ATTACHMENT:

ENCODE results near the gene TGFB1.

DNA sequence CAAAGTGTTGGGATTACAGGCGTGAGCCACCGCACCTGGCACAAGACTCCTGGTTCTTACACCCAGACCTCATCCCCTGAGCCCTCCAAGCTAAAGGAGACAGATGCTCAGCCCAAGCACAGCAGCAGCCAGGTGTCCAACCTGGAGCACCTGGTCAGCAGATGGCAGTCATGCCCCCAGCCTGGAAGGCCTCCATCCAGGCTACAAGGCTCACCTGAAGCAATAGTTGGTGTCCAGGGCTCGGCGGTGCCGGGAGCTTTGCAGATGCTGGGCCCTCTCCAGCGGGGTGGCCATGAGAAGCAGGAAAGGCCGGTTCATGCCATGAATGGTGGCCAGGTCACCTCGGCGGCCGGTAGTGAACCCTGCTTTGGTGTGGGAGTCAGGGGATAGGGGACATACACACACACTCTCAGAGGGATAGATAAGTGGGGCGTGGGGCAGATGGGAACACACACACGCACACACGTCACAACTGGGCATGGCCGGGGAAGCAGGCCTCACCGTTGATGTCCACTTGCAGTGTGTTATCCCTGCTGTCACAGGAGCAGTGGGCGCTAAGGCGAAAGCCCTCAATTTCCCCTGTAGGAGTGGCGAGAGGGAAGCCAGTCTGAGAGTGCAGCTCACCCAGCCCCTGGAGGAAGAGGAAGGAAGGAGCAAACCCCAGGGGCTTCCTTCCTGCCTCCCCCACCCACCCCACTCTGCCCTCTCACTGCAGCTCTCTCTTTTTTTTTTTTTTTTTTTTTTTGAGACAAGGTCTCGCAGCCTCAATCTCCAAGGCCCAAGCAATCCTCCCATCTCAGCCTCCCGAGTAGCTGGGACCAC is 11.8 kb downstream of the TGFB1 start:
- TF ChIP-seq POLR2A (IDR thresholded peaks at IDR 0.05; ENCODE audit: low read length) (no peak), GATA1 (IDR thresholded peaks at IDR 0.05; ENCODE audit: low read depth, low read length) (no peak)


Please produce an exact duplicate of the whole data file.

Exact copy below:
ENCODE results near the gene TGFB1.

DNA sequence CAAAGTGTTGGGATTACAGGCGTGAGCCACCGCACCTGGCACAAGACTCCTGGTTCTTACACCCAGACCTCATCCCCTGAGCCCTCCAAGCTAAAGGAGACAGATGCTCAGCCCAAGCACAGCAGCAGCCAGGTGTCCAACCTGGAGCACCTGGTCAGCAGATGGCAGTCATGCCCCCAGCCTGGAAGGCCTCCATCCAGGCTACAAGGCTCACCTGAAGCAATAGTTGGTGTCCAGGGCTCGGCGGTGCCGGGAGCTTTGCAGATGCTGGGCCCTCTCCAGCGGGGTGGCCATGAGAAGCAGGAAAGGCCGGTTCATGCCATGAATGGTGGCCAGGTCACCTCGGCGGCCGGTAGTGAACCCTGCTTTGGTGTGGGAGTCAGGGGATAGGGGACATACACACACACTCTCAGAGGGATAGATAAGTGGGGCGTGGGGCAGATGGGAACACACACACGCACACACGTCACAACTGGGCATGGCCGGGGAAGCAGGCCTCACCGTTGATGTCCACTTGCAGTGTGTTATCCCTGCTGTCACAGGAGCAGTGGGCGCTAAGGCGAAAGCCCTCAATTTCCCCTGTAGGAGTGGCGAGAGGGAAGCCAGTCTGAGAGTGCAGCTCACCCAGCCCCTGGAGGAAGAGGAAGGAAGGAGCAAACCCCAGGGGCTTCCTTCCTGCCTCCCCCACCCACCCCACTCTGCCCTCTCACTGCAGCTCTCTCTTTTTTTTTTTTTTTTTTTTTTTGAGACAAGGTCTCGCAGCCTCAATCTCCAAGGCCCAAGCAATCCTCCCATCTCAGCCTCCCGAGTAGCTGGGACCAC is 11.8 kb downstream of the TGFB1 start:
- TF ChIP-seq POLR2A (IDR thresholded peaks at IDR 0.05; ENCODE audit: low read length) (no peak), GATA1 (IDR thresholded peaks at IDR 0.05; ENCODE audit: low read depth, low read length) (no peak)